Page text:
The 40th anniversary of what might be the greatest upset in sports history – the United States’ victory over the Soviet Union’s thought-to-be-invincible hockey team in the 1980 Winter Olympics – just passed, and the memories came flowing back as one news outlet after another reached into its vaults and resurrected moments of what has come to be known as the Miracle On Ice.
(One of the best written pieces is here — https://www.bostonglobe.com/sports/2020/02/18/reflections-covering-miracle-lake-placid-years-ago/PDUNKKbjFvvqKerDCr6BMO/story.html — by John Powers of the Boston Globe. If 1980 was a little before your time and you’re wondering what the big deal was, click the link. John will tell you.)
Personally, I was at Schneider Arena that night for a PC-UNH game and heard the result from a fellow Providence Journal writer just before the Friars and Wildcats faced off. (Another factoid that may be incomprehensible to modern audiences: The Olympic game wasn’t broadcast live. The television networks didn’t yet have the muscle to force the scheduling of big events at a time of maximum American audience reach, so puck drop was at 5 p.m. Eastern, in order that it wouldn’t be aired in the middle of the night in Europe and Western Asia. ABC taped it, did all it could to keep the result a secret, and put it on at 8 p.m.) The Journal reporter called the office, found out the score and passed the word around Schneider. The result was announced over the P.A. as the teams were lined up for the national anthem and the place erupted. The fans went wild, with players from both teams happily pounding their sticks on the ice. It was a moment of national pride for a country that — in the wake of rising unemployment, crushing inflation, and international humiliation in the Iranian hostage crisis – sorely needed a boost.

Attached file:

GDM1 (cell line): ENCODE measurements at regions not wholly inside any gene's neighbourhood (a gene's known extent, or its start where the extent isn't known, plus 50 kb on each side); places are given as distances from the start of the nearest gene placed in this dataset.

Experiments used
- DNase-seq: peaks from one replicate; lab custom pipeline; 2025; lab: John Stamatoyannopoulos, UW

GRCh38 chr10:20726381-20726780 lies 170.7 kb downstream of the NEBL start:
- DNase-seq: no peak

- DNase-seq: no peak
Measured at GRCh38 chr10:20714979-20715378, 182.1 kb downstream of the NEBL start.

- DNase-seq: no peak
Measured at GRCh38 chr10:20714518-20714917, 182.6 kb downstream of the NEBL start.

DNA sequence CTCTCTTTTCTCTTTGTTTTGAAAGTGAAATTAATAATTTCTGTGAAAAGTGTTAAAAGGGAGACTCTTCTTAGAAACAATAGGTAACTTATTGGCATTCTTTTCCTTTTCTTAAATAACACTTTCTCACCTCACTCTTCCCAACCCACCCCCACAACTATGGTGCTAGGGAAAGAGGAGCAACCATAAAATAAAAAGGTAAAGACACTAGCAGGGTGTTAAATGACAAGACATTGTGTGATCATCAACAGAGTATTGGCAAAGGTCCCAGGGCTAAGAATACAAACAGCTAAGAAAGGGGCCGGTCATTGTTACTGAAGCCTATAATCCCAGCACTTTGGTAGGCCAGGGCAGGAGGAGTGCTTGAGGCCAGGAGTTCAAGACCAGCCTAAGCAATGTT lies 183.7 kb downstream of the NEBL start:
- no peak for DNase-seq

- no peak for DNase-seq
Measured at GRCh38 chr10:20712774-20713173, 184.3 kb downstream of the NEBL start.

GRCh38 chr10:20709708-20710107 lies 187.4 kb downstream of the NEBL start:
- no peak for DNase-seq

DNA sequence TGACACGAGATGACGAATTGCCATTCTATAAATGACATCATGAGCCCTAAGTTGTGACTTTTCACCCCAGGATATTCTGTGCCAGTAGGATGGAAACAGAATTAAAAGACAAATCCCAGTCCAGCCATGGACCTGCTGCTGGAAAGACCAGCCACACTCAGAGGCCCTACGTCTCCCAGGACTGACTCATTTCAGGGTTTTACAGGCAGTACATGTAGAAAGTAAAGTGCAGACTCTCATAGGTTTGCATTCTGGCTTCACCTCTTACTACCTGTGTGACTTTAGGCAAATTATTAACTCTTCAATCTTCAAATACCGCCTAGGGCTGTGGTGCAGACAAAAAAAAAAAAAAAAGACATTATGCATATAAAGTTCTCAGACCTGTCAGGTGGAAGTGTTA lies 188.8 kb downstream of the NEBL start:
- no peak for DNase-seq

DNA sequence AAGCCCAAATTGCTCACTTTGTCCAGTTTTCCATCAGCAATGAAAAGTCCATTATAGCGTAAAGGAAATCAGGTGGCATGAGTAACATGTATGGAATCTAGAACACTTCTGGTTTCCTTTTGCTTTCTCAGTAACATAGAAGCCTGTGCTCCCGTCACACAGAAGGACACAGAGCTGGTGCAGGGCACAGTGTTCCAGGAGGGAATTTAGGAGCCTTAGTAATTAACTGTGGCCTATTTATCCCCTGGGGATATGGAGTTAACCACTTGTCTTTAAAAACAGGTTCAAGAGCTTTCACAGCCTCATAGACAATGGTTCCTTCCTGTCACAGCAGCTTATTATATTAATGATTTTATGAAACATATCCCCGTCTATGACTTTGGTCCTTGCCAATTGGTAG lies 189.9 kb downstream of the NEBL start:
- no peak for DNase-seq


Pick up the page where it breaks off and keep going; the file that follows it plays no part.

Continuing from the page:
And when the U.S. won the gold by beating Finland two days later – with, again, the game being played at a non-prime-time hour, 11 a.m. on a Sunday (though it WAS televised in the moment) – the perfect ending for a story of the ages was written.
At which point everyone everywhere began searching for a local hook, something that would allow them to latch onto our biggest feel-good story since . . . when? The moon landing in 1969? But there were damn few. The players and coaches came from two clusters – the upper Midwest and Boston University – and if you had no connection to either, you were out of luck.
But Rhode Island, as it turns out, has one.
The Gilbane Building Company.
“Oh, it was special,” William Gilbane Jr., current vice-chairman of the 150-year-old Gilbane Building Company, remembers about that time.
It was Providence-based Gilbane that built all the Olympic facilities at Lake Placid, N.Y., the site of the ’80 Winter Games. Included in that project was construction of what is now known as the Herb Brooks Arena, which hosted the U.S.-USSR game and was subsequently named for the coach of the American team after his tragic death in a car accident in 2005.
The Gilbane family, of course, has a long history of Rhode Island sports achievement.
“[It goes] back to my dad and uncle,” said Bill Gilbane, referring to his father, William J. Gilbane, and his uncle, Thomas F. Gilbane, who in the 1930s began running the company started by their family. “They were All-American football players at Brown in 1932. Their team came within one game of going to the Rose Bowl. For years they were considered — other than the Iron Men (who, in 1926, authored the school’s only undefeated season) — the top team in Brown’s history.”
Hockey is another sport in which the Gilbanes excelled: Bill Gilbane played three seasons, from 1967-70, at Brown under legendary coach Jim Fullerton, and one of his teammates for two years was his cousin Bob, also a three-year letterman. In addition, Gilbane played with, and was a roommate of, R.I. Hockey Hall of Famer Curt Bennett at school, and was Bennett’s on-stage presenter during Bennett’s induction into the Hall in 2018.
The Providence-based Gilbane Company – an industry leader with more than 45 office locations around the world – has, as part of its vast portfolio, worked on dozens of sports and entertainment projects over the years. Among them: Construction of Brown’s Meehan Auditorium and URI’s Boss Arena, and the renovations of the Dunkin’ Donuts Center . . . three of the four biggest hockey venues in the state. Click here — https://www.gilbaneco.com/projects/overview/?market=sports – for a list of some of their other sports/entertainment work. It’s impressive.